June | 2011
AGPPA is the professional association representing Principals of over 5,300 Primary Schools across Australia from the Government sector. Within the Government sector there already exists a significant difference in the degree of local empowerment for schools across different States and Territories. AGPPA supports Principals having increased decision-making capacity, working in collaboration with their local community. The extent of local decision-making and the aspects of school leadership and management that are accepted as being most effectively devolved to the school level must reflect the individual circumstances of each school and its community – a ‘one-size-fits-all’ approach will not work.
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Commonwealth, State and Territory Governments must work collaboratively with each other and consult widely with Principals, teachers and parent communities about empowering local schools, while ensuring that all schools are provided with the wherewithal to ensure students meet the ‘Educational Goals for Young Australians’. There is a need to ensure the healthy diversity of schooling in Australia is not confined or constrained by any blanket policy that shifts responsibility for appropriate resourcing of education away from Governments and onto local communities.
Governments and education authorities must base their approach to local empowerment on credible research into those aspects of schooling that make a difference to student learning when they are controlled by the school. The OECD states, “School leaders need time, capacity and support to focus on the practices most likely to improve learning.
Greater degrees of autonomy should be coupled with models of distributed leadership, new types of accountability, and training and development for school leadership.” It is further imperative for governments and education authorities to ensure that Principals be held accountable only for those aspects of school governance over which they have authority and control.
1. The OECD identified four major domains of responsibility as a key for school leadership to improve student outcomes:
- Supporting, evaluating and developing teacher quality
- Goal setting, assessment and accountability
- Strategic, financial and human resource management
- Collaborating with other schools
2. There is a wide divergence in the degree of local decision-making that currently exists within and across Australian education jurisdictions.
3. Research is very clear and explicit on what works. A national vision, a flexible approach with comprehensive professional learning, partnerships with parents and a restructuring of the way a school does business, have the most impact.
4. Increasingly, some Principals feel they are being given ‘token’ authority in areas of school governance with political, jurisdictional and industrial circumstances overriding what is best for students. In some states and territories, this tokenism is coupled with increased emphasis on low-level, time-consuming administrative tasks which have little or no impact on improving student learning.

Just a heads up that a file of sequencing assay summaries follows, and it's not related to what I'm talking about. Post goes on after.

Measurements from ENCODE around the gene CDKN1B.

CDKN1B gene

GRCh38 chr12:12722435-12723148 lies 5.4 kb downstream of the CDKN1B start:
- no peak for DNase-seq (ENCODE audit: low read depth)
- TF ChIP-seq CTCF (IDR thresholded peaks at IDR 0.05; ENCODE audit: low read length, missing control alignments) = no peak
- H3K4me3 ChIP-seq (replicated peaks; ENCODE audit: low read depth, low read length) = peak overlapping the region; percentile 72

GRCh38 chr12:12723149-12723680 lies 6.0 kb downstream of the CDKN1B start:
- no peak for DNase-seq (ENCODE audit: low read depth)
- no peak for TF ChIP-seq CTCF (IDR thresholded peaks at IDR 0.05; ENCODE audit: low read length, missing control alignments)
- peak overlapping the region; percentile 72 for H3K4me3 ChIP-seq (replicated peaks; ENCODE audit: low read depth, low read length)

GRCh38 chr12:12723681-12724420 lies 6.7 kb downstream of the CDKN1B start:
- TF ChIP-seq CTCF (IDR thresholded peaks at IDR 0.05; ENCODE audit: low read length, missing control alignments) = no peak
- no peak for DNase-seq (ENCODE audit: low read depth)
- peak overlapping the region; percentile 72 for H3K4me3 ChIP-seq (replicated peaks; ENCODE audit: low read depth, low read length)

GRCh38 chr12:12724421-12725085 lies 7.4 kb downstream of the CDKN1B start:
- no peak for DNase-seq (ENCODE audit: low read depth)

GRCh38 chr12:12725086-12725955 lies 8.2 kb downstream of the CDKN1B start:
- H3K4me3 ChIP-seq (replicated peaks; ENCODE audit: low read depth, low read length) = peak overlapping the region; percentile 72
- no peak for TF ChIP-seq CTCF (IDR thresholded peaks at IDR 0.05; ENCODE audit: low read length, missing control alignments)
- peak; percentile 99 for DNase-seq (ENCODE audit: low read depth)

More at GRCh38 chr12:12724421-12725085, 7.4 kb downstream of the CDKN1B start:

5. In some jurisdictions, Principals experience considerable frustration managing the quality of staff appointed to their school because they operate in a system that minimises their role in determining the appointment and tenure of staff. In other jurisdictions, a degree of local empowerment is only extended to a limited quota of schools, exacerbating equity issues and creating a two-tier staffing system that disadvantages some schools. Further, some jurisdictions with a higher number of schools serving rural, remote and hard-to-staff communities,have in place incentive staffing agreements that include a right-of-return to a preferred location.
6. To ensure an equitable model of local empowerment, AGPPA believes that the Australian Government has a pivotal role to play in creating and supporting a wellresourced national education system that empowers Principals, in collaboration with their local communities, to make decisions that benefit student learning.
Recommendations for implementation
1. The Australian Government Primary Principals’ Association supports the evidence available from Australia and international sources where high-performing school systems have developed well-resourced, locally empowered schools providing the best opportunities for students to achieve excellence.
2. That the Australian Government, in collaboration with State and Territory Governments and education authorities and jurisdictions, prepares a template for school autonomy that focuses on the areas in which research demonstrates local empowerment will make a difference to student learning.
3. That the Council of Australian Governments (COAG) endorses a range of options from which schools may choose to draw, that enables increased local authority and empowerment for Principals and school communities, based on the circumstances at each school. The options should include models that recognise and support incentives for staffing rural, remote and hard-to-staff schools.
4. These options must be supported by implementation strategies which are equitable and well-resourced across jurisdictions. Effective high-level training and development for principals must be a critical part of this process.
5. That all Governments, working together, should ensure any new funding model for schooling, including the level of funds available to schools from all sources, supports increased local empowerment. There must be careful monitoring of any requirement by individual jurisdictions that diminishes the ability of Principals to access the range of options for local empowerment.
6. That all schools are resourced to initiate and sustain their own site specific, evidence-based strategies through a range of options.
7. Resourcing for all school students should be equitable regardless of student age.